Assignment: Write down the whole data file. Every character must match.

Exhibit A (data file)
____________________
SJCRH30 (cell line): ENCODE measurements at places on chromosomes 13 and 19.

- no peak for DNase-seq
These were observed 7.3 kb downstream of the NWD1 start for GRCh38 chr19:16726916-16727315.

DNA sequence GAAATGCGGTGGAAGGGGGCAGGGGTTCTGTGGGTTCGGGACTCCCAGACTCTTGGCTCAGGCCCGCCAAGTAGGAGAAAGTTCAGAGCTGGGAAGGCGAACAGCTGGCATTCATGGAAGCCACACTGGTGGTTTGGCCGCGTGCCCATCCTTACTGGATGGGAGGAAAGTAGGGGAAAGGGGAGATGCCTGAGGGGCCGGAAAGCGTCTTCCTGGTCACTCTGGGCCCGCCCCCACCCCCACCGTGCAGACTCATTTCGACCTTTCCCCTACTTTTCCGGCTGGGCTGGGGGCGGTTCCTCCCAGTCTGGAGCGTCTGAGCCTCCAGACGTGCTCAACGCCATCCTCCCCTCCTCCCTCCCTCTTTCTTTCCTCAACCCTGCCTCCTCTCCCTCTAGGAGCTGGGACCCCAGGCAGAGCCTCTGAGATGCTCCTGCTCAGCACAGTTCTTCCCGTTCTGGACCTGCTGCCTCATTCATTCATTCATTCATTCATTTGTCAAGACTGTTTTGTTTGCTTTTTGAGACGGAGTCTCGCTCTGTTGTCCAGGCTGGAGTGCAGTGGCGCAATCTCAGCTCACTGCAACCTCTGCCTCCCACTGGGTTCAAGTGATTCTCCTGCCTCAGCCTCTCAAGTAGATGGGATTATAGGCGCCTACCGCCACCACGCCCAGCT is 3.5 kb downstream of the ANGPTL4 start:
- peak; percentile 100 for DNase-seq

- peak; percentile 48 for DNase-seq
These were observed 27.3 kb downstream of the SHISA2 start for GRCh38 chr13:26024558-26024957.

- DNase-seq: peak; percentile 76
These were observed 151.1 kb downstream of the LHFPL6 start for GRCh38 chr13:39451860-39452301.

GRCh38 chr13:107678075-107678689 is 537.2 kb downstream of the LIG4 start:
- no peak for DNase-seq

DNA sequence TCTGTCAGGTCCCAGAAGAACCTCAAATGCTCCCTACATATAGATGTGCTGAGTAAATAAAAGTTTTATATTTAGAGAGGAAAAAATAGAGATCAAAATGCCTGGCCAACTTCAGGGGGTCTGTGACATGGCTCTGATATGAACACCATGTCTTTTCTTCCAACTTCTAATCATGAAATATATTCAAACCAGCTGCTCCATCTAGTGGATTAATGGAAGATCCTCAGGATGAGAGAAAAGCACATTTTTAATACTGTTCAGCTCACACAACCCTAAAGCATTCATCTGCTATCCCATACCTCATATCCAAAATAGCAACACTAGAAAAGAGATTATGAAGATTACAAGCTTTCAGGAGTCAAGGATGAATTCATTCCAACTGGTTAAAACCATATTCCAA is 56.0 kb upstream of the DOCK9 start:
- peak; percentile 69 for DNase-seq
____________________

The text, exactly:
SJCRH30 (cell line): ENCODE measurements at places on chromosomes 13 and 19.

- no peak for DNase-seq
These were observed 7.3 kb downstream of the NWD1 start for GRCh38 chr19:16726916-16727315.

DNA sequence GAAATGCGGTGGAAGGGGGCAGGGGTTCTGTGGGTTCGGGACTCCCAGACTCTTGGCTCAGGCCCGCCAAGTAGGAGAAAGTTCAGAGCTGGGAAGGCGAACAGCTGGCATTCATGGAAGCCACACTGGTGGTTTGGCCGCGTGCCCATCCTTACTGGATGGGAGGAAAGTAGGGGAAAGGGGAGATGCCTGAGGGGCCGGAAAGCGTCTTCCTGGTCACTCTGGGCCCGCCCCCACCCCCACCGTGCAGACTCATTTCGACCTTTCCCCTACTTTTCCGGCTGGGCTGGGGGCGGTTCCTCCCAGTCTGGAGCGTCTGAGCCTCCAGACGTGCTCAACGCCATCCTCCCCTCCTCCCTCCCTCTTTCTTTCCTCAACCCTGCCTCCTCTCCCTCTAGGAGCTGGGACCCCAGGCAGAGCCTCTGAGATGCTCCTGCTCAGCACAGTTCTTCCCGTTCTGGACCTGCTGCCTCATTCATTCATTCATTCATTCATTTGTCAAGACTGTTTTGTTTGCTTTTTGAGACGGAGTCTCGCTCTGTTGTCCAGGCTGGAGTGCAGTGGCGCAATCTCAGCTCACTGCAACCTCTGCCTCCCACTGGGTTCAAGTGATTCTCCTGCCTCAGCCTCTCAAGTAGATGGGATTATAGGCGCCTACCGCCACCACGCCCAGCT is 3.5 kb downstream of the ANGPTL4 start:
- peak; percentile 100 for DNase-seq

- peak; percentile 48 for DNase-seq
These were observed 27.3 kb downstream of the SHISA2 start for GRCh38 chr13:26024558-26024957.

- DNase-seq: peak; percentile 76
These were observed 151.1 kb downstream of the LHFPL6 start for GRCh38 chr13:39451860-39452301.

GRCh38 chr13:107678075-107678689 is 537.2 kb downstream of the LIG4 start:
- no peak for DNase-seq

DNA sequence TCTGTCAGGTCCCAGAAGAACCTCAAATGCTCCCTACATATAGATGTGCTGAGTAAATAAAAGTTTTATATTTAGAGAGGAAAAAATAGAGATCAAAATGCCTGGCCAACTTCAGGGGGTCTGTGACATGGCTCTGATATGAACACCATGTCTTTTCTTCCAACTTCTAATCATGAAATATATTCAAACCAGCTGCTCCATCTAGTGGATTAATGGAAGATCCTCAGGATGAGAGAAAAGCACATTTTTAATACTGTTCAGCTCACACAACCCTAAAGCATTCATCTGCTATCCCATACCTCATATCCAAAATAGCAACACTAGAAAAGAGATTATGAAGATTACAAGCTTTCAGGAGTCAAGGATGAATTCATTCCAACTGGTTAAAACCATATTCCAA is 56.0 kb upstream of the DOCK9 start:
- peak; percentile 69 for DNase-seq